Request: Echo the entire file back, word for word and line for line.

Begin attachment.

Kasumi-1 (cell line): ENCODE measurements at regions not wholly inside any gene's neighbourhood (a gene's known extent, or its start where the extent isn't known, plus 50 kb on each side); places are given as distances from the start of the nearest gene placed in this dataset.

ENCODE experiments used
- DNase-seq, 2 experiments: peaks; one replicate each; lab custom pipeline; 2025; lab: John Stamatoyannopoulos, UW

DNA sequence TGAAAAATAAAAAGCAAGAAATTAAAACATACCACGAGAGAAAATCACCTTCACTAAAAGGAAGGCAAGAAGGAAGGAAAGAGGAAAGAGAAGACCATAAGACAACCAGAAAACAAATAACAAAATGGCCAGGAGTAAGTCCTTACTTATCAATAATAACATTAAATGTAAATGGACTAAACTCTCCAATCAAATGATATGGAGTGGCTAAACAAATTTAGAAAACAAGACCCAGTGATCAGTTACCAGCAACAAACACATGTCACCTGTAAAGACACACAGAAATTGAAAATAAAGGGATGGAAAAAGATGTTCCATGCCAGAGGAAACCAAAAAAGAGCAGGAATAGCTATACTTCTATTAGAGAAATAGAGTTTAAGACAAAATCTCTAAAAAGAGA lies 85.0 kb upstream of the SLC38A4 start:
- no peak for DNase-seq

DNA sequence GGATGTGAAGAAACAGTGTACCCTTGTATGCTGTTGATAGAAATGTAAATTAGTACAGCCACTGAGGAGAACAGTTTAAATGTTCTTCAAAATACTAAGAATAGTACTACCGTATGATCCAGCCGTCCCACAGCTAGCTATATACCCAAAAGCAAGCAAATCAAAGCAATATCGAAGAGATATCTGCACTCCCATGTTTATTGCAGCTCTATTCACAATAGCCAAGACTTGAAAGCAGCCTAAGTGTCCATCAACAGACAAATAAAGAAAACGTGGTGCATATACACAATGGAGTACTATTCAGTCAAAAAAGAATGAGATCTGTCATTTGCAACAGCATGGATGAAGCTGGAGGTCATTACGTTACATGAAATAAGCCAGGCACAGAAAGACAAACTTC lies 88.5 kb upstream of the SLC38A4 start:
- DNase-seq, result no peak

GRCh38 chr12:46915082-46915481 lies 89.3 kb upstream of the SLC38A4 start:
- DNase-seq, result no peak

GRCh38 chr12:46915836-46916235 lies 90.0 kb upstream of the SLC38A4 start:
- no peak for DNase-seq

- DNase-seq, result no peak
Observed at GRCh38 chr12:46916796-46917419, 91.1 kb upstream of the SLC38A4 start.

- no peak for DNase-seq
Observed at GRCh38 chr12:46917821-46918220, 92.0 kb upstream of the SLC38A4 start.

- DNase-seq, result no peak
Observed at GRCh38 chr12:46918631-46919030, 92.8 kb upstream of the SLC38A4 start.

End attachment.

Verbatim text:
Kasumi-1 (cell line): ENCODE measurements at regions not wholly inside any gene's neighbourhood (a gene's known extent, or its start where the extent isn't known, plus 50 kb on each side); places are given as distances from the start of the nearest gene placed in this dataset.

ENCODE experiments used
- DNase-seq, 2 experiments: peaks; one replicate each; lab custom pipeline; 2025; lab: John Stamatoyannopoulos, UW

DNA sequence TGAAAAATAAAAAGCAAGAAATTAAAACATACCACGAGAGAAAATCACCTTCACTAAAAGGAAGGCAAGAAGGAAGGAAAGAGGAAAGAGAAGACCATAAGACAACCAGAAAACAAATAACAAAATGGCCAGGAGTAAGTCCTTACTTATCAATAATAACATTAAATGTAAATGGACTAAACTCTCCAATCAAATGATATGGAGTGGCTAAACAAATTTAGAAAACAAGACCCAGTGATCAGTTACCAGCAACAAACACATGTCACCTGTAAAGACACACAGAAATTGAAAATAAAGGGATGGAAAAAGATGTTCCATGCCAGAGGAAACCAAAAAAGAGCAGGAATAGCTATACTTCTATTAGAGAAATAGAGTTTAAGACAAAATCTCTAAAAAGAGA lies 85.0 kb upstream of the SLC38A4 start:
- no peak for DNase-seq

DNA sequence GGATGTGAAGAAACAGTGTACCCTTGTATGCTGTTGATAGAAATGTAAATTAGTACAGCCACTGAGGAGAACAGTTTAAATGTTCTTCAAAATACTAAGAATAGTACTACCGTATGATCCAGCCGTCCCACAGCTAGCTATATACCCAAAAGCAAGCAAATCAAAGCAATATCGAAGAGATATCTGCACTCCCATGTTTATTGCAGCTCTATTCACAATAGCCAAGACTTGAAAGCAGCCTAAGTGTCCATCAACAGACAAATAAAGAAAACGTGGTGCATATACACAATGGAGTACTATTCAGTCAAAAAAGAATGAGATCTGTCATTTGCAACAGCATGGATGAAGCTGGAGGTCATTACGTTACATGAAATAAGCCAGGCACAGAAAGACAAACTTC lies 88.5 kb upstream of the SLC38A4 start:
- DNase-seq, result no peak

GRCh38 chr12:46915082-46915481 lies 89.3 kb upstream of the SLC38A4 start:
- DNase-seq, result no peak

GRCh38 chr12:46915836-46916235 lies 90.0 kb upstream of the SLC38A4 start:
- no peak for DNase-seq

- DNase-seq, result no peak
Observed at GRCh38 chr12:46916796-46917419, 91.1 kb upstream of the SLC38A4 start.

- no peak for DNase-seq
Observed at GRCh38 chr12:46917821-46918220, 92.0 kb upstream of the SLC38A4 start.

- DNase-seq, result no peak
Observed at GRCh38 chr12:46918631-46919030, 92.8 kb upstream of the SLC38A4 start.